Liked by 3 people

      4. So many of the cowboys were black — escaped or former slaves. They got written out of history, naturally. And of course the original cowboys were vaqueros, Native guys with some Spanish ancestry… you know, Mexicans.

        Kat is right about most people not having guns, or at best a shotgun or small rifle to kill varmints.

        However, the problem is clearly the NRA. We wouldn’t have mass shootings if they hadn’t bought so many politicians. Most Americans are actually in favor of not letting people carry around military-grade weapons, and not letting mentally ill people have guns, and other sensible measures well short of “takin all ar GUNZ!”

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      5. KR: Prosperity gospel and Puritarianism are different, and it’s not just the religion. We don’t actually have very much church going in the U.S. right now, and a quarter of the population is atheist/agnostic. (When we started the country, only about a third of the colonists were particularly religious.) If religion was the fuel for the gun fetish, then it should have died down, not ramped up. And religion is not the main cause for our deep racism, just sometimes a handy excuse for it. As I said, other countries have had similar situations and frontiers ethos to their culture. But the U.S. has its own cultural toxic stew, as you put it, which includes religion as an excuse for authoritarianism, genocide to control and take land, and slavery, etc.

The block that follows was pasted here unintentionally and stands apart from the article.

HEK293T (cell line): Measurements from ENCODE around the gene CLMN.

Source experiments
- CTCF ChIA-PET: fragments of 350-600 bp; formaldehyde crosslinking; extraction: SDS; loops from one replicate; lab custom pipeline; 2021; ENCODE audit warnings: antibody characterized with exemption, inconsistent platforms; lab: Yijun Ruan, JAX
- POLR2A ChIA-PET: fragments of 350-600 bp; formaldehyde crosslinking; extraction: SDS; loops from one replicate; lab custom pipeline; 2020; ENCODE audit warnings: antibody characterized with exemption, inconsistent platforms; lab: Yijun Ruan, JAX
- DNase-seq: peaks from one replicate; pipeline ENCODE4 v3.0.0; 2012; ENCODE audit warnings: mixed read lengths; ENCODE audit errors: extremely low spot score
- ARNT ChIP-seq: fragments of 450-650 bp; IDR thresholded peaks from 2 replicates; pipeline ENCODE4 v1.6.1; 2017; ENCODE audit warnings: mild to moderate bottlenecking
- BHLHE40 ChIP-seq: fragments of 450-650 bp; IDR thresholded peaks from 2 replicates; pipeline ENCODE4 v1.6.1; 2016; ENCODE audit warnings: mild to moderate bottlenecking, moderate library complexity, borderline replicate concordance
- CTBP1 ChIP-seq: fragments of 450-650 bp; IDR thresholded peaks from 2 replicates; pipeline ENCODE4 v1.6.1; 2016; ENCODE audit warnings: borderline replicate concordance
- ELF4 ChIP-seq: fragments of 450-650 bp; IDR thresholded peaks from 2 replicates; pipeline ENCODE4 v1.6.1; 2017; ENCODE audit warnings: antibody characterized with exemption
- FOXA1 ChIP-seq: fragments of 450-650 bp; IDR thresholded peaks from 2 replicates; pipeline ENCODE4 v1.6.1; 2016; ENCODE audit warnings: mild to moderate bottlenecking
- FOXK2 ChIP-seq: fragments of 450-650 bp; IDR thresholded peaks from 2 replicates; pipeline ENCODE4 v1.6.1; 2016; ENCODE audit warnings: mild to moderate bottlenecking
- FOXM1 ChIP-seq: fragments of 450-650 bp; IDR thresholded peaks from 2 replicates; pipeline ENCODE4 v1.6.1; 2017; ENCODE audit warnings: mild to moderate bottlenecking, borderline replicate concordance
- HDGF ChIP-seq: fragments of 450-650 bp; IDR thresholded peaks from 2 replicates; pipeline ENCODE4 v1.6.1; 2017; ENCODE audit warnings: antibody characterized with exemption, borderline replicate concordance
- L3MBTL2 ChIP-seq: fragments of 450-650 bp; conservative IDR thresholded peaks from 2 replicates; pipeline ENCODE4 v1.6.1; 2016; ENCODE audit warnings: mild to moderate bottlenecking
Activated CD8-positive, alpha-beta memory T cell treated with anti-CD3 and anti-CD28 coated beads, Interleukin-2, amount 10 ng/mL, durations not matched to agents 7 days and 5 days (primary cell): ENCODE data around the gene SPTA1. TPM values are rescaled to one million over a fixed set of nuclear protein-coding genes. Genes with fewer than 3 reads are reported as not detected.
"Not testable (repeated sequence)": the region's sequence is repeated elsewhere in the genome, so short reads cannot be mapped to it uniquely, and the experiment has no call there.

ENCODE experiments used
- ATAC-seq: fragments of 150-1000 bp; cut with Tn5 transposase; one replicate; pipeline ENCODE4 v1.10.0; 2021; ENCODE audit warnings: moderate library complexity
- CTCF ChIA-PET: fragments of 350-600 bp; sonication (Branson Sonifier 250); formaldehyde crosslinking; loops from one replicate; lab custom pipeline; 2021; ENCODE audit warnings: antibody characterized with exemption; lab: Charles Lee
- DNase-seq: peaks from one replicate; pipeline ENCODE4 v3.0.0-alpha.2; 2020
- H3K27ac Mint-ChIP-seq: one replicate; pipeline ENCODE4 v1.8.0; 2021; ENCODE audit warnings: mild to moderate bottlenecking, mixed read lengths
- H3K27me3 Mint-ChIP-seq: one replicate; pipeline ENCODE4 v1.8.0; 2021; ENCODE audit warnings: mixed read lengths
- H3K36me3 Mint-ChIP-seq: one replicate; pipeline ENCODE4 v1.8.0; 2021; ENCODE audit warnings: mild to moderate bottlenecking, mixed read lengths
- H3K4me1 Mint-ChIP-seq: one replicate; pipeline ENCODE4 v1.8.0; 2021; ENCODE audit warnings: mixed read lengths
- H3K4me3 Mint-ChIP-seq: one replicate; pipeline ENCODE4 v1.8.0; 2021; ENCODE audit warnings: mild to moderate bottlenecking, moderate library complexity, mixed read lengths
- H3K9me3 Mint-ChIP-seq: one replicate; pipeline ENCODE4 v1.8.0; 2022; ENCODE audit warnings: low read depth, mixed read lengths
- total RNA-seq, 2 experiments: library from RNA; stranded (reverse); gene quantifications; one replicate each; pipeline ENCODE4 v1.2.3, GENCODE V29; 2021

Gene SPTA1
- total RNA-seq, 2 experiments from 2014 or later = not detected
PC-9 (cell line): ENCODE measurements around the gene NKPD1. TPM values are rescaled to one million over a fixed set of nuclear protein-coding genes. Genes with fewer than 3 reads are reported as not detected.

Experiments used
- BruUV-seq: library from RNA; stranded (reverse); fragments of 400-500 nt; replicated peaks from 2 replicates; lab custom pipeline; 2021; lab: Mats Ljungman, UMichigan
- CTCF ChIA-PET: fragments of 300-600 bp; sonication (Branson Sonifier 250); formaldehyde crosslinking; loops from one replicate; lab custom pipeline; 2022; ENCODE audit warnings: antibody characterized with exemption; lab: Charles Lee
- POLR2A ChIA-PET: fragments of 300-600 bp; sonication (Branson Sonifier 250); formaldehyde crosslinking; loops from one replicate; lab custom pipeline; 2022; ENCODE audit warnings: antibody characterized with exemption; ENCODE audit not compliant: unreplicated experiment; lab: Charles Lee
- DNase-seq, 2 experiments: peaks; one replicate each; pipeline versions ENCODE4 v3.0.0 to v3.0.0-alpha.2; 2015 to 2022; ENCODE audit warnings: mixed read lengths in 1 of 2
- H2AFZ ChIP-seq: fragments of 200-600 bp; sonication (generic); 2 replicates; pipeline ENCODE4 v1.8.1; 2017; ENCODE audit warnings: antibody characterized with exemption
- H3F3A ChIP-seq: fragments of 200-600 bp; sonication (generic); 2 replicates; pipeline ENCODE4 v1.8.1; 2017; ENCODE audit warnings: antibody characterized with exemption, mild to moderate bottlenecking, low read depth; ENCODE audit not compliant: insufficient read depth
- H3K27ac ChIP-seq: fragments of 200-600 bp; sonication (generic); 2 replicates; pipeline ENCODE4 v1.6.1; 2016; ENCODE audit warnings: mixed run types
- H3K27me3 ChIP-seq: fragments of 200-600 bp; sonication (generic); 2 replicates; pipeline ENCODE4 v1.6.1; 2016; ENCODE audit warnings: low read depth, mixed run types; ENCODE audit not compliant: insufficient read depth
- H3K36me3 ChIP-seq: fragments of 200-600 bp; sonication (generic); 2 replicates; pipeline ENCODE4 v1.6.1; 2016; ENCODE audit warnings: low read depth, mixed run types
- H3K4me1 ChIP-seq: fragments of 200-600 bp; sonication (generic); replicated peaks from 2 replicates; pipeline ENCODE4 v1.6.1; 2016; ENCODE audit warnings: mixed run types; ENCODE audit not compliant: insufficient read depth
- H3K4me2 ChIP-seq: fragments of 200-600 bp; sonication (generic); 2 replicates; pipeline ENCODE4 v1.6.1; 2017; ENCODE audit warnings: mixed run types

And what binds it all together in American identity — the theocrats of different flavors, the militias, the atheist alt righters bringing machine guns to their protest march, etc., is the idea of the American white “alpha male” — the John Wayne, Clint Eastwood, riding through the West with a gun on the hip. It’s not a unique image to the U.S., but it’s just indoctrinated into American culture that declares ownership of the western as a concept, even more widely than far right Christianity. It certainly has its roots in Puritainism of the colonial days, but it developed in the culture of the new country as uniquely American manifest destiny — developing the country in the 18th and 19th centuries. For many Americans, the frontier settlers were the only Americans who count as “heritage” and as that frontier died out, many Americans have continued to cling to the image much more fiercely than they have their actual churches. (And that in turn helped the prosperity gospel develop.)